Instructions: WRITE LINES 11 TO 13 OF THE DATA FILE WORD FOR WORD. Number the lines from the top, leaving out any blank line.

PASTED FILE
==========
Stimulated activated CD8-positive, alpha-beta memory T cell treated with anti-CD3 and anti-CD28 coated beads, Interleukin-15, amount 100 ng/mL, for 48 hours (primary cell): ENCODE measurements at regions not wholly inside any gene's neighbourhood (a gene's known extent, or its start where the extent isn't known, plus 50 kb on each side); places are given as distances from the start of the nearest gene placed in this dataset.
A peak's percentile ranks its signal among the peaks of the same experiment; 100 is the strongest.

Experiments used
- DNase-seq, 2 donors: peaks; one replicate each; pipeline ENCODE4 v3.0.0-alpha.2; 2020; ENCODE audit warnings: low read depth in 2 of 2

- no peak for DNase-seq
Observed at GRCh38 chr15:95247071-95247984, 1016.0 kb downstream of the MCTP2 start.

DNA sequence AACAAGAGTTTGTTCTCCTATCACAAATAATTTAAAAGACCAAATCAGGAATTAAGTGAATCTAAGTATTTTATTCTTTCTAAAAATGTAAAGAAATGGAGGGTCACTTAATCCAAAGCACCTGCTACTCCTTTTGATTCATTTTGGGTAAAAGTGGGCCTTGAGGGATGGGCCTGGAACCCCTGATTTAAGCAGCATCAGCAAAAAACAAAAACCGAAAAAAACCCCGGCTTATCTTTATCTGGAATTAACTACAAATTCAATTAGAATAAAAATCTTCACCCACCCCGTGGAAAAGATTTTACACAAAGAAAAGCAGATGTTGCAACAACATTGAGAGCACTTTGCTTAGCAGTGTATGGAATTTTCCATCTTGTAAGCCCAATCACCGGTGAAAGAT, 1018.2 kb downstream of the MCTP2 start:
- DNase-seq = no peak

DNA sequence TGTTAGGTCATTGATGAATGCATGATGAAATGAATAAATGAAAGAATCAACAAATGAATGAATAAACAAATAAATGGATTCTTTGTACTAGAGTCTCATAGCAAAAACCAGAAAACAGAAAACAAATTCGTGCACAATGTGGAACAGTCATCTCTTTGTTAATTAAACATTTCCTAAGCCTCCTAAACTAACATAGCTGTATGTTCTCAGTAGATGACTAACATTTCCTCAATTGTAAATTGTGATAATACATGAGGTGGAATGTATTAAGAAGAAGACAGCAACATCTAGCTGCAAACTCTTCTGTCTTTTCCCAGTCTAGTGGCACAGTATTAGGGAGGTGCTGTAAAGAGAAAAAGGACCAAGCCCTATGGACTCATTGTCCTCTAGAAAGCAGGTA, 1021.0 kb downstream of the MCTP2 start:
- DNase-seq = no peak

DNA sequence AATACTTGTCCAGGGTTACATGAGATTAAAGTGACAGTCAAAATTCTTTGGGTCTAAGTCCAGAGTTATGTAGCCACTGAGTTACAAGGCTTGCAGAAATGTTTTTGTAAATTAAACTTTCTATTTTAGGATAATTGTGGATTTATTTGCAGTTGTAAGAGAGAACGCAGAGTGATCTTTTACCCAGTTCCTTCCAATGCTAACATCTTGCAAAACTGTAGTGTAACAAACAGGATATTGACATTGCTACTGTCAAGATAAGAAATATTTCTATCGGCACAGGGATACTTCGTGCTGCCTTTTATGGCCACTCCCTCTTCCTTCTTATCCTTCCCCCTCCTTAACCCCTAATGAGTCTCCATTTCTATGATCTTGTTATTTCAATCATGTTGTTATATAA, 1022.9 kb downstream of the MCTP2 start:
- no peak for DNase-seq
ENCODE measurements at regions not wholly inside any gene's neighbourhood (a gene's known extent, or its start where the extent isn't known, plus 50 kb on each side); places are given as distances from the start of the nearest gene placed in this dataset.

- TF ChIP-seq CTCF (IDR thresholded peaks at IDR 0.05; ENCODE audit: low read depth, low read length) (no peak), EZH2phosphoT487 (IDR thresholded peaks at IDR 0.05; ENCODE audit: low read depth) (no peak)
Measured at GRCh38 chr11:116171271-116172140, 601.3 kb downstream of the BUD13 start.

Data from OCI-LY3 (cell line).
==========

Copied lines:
DNA sequence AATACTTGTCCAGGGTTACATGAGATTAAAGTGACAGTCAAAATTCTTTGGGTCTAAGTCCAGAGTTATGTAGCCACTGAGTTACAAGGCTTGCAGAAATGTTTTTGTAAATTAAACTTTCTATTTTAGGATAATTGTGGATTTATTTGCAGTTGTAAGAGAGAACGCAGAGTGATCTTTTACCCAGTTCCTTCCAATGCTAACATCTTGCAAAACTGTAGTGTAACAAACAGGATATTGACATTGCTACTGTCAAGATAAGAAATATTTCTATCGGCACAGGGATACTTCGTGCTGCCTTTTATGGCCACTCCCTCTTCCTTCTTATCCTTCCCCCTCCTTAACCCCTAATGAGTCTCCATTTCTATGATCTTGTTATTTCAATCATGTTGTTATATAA, 1022.9 kb downstream of the MCTP2 start:
- no peak for DNase-seq
ENCODE measurements at regions not wholly inside any gene's neighbourhood (a gene's known extent, or its start where the extent isn't known, plus 50 kb on each side); places are given as distances from the start of the nearest gene placed in this dataset.